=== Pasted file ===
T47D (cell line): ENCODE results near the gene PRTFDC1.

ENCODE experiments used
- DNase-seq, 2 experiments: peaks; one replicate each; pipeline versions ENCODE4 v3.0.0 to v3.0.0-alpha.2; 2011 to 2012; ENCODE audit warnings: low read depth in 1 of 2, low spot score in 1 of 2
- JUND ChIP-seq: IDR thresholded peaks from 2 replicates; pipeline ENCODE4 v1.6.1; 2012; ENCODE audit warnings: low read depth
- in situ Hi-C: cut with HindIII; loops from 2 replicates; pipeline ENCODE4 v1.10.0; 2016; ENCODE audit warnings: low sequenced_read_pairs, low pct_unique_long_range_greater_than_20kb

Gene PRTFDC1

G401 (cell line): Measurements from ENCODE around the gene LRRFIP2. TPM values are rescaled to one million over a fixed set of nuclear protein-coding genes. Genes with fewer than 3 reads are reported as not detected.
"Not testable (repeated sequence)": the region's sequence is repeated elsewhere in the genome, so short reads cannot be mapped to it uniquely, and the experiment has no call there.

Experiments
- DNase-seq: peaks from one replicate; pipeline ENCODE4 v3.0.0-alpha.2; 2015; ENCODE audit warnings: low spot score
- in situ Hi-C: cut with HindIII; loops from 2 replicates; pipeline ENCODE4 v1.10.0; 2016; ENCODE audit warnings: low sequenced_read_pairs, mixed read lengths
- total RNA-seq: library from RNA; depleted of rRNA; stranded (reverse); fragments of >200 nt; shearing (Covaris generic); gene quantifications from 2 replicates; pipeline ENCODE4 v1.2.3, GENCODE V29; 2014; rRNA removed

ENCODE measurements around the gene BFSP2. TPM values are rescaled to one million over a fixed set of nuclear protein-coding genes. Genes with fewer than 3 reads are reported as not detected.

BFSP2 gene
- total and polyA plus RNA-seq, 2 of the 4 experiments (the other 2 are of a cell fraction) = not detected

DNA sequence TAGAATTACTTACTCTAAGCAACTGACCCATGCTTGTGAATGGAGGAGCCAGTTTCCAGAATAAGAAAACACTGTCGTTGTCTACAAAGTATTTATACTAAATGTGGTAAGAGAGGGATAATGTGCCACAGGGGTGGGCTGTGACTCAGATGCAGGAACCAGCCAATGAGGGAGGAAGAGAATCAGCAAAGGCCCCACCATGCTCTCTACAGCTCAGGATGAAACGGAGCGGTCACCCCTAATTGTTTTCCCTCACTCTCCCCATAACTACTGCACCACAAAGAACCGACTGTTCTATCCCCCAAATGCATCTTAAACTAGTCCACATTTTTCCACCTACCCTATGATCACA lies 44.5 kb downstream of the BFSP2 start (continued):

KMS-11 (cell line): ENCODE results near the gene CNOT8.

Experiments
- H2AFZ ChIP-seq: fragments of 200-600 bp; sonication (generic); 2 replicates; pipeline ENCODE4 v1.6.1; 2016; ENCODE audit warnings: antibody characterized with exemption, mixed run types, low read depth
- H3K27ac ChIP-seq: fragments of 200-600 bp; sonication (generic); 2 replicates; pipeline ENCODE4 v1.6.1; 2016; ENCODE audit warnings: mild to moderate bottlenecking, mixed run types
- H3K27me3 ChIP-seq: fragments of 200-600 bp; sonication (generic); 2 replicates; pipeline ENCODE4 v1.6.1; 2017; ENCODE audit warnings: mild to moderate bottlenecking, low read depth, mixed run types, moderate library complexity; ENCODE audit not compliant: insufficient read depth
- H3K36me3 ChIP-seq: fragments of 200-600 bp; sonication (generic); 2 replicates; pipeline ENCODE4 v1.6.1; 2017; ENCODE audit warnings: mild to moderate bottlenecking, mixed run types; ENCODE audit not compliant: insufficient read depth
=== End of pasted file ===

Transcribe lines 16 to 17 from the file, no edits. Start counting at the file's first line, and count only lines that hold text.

DNA sequence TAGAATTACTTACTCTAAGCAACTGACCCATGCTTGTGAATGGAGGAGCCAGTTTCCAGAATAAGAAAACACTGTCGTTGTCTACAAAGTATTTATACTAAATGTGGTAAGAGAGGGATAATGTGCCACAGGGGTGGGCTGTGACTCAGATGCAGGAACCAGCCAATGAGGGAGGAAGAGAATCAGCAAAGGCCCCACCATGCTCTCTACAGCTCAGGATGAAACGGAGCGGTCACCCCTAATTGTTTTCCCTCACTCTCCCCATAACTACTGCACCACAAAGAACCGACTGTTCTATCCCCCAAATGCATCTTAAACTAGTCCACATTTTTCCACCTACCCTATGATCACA lies 44.5 kb downstream of the BFSP2 start (continued):

KMS-11 (cell line): ENCODE results near the gene CNOT8.